Machine Learning

Expressions in Virtual Reality

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  • Expressions in Virtual Reality

    Recently Google Machine Perception researchers, in collaboration with Daydream Labs and YouTube Spaces, presented a solution for virtual headset ‘removal’ for mixed reality in order to create a more rich and engaging VR experience. While that work could infer eye-gaze directions and blinks, enabled by a headset modified with eye-tracking technology, a richer set of facial expressions — which are key to understanding a person’s experience in VR, as well as conveying important social engagement cues — were missing.

    Today we present an approach to infer select facial action units and expressions entirely by analyzing a small part of the face while the user is engaged in a virtual reality experience. Specifically, we show that images of the user’s eyes captured from an infrared (IR) gaze-tracking camera within a VR headset are sufficient to infer at least a subset of facial expressions without the use of any external cameras or additional sensors.

    Left: A user wearing a VR HMD modified with eye-tracking used for expression classification (Note that no external camera is used in our method; this is just for visualization). Right: inferred expression from eye images using our model. A video demonstrating the work can be seen here.

    We use supervised deep learning to classify facial expressions from images of the eyes and surrounding areas, which typically contain the iris, sclera, eyelids and may include parts of the eyebrows and top of cheeks. Obtaining large scale annotated data from such novel sensors is a challenging task, hence we collected training data by capturing 46 subjects while performing a set of facial expressions.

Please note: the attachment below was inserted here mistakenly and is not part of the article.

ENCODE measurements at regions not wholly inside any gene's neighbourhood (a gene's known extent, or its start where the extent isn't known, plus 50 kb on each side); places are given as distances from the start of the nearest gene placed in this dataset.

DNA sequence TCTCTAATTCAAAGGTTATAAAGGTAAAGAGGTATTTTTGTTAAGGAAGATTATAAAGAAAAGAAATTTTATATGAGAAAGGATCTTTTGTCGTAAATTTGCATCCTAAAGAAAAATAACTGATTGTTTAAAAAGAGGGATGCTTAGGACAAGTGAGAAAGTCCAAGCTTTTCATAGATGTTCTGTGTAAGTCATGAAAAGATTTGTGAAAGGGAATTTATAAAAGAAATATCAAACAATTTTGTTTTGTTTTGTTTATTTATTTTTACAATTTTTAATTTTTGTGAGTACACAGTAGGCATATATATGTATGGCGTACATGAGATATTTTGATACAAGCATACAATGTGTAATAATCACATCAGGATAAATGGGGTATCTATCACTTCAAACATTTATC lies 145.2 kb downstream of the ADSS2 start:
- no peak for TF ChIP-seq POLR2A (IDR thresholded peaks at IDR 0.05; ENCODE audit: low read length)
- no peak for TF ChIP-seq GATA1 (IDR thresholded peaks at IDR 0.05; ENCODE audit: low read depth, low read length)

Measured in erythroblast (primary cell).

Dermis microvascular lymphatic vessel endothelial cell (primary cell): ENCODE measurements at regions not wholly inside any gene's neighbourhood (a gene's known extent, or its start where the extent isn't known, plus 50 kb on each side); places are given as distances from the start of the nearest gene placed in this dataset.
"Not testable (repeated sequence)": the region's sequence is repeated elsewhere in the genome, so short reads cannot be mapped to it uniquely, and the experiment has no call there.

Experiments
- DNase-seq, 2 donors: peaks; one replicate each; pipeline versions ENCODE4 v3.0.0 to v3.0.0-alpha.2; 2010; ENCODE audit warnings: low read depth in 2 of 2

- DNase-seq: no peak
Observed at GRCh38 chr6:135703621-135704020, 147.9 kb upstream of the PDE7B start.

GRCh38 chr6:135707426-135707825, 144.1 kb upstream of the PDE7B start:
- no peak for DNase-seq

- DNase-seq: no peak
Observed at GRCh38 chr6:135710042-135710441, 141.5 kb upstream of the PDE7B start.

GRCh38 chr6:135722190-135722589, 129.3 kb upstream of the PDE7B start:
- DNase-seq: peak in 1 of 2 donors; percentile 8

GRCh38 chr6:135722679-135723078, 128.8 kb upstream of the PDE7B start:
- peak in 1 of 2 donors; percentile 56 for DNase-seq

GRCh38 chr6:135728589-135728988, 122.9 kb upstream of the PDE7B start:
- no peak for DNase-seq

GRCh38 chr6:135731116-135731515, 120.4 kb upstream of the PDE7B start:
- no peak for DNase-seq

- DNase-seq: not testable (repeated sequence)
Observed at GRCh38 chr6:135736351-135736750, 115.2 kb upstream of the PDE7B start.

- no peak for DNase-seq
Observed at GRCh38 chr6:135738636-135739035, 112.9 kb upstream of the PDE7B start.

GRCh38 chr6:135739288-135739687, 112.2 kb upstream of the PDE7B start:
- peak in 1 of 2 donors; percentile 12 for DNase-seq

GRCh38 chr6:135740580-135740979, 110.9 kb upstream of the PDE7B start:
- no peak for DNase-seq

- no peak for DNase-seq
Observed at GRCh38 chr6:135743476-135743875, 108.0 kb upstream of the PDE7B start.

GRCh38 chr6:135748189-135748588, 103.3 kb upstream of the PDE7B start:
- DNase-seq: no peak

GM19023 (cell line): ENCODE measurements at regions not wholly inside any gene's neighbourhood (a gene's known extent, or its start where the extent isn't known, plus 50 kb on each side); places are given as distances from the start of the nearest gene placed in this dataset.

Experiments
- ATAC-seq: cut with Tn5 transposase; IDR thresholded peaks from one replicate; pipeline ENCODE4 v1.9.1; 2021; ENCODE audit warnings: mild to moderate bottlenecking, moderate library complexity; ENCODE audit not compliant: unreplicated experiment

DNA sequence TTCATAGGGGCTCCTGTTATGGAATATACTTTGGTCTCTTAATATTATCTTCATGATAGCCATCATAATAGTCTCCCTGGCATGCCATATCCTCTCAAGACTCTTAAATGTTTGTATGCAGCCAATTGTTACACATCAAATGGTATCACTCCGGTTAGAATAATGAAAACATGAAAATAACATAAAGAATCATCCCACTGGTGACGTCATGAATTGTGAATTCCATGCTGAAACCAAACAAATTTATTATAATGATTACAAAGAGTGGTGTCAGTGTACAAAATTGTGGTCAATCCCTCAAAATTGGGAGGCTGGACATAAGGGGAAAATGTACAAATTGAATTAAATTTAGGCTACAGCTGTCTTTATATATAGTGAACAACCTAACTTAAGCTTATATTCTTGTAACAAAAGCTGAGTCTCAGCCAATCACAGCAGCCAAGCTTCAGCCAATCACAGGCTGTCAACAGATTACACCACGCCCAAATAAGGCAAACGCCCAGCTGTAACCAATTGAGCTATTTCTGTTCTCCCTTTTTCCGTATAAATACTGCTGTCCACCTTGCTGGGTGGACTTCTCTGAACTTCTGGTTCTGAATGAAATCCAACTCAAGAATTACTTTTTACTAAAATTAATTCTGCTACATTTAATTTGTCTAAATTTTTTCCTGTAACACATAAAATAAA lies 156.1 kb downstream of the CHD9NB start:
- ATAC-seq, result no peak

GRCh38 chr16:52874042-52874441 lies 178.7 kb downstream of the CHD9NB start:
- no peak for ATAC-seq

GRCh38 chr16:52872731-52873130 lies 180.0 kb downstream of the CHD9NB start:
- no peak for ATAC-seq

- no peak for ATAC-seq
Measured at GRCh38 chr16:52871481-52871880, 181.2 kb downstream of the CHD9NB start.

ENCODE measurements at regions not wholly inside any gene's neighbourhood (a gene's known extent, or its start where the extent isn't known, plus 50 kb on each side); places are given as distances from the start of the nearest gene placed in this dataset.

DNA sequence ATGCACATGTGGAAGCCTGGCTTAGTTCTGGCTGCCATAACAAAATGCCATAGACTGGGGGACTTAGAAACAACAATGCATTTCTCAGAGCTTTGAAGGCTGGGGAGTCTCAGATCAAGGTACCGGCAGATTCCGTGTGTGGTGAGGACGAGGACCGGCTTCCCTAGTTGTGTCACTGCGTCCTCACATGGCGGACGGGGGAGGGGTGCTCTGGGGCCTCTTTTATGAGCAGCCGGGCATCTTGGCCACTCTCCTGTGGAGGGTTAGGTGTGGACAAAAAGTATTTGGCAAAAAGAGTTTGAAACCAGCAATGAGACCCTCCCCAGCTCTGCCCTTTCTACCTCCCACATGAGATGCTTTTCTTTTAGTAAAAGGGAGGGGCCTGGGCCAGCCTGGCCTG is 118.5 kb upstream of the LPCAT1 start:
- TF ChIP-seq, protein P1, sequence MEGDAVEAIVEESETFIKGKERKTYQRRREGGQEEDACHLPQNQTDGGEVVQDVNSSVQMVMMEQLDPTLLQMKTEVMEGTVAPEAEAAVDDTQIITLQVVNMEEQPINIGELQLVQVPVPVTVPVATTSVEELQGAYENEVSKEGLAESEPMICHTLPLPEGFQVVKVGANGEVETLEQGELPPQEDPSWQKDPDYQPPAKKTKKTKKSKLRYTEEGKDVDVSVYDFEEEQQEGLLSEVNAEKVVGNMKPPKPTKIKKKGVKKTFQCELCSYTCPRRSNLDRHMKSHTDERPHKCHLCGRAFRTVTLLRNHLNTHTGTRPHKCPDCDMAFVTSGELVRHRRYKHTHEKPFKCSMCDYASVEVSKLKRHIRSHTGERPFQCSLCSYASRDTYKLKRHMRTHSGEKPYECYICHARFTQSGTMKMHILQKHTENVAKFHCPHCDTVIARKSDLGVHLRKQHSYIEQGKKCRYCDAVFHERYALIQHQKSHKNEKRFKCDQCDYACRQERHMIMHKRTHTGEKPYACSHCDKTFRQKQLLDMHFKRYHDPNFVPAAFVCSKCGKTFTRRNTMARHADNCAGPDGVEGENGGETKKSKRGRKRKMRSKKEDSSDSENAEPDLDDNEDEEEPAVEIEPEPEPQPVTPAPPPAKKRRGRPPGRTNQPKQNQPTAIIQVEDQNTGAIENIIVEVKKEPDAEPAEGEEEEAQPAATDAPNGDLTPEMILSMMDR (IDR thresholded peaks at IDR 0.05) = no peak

To perform expression classification, we fine-tuned a variant of the widespread Inception architecture with TensorFlow using weights from a model trained to convergence on Imagenet. We attempted to partially remove variance due to differences in participant appearance (i.e., individual differences that do not depend on expression), inspired by the standard practice of mean image subtraction. Since this variance removal occurs within-subject, it is effectively personalization. Further details, along with examples of eye-images, and results are presented in our accompanying paper.

    Results and Extensions
    We demonstrate that the information required to classify a variety of facial expressions is reliably present in IR eye images captured by a commercial HMD sensor, and that this information can be decoded using a CNN-based method, even though classifying facial expressions from eye-images alone is non-trivial even for humans. Our model inference can be performed in real-time, and we show this can be used to generate expressive avatars in real-time, which can function as an expressive surrogate for users engaged in VR. This interaction mechanism also yields a more intuitive interface for sharing expression in VR as opposed to gestures or keyboard inputs.

    The ability to capture a user’s facial expressions using existing eye-tracking cameras enables a fully mobile solution to facial performance capture in VR, without additional external cameras. This technology extends beyond animating cartoon avatars; it could be used to provide a richer headset removal experience, enhancing communication and social interaction in VR by transmitting far more authentic and emotionally textured information.

    Acknowledgements
    The research described in this post was performed by Steven Hickson (as an intern), Nick Dufour, Avneesh Sud, Vivek Kwatra and Irfan Essa. We also thank Hayes Raffle and Alex Wong from Daydream, and Chris Bregler, Sergey Ioffe and authors of TF-Slim from Google Research for their guidance and suggestions.

    This technology, along with headset removal, will be demonstrated at Siggraph 2017 Emerging Technologies.

    Expressions in Virtual Reality
    by Research Blog

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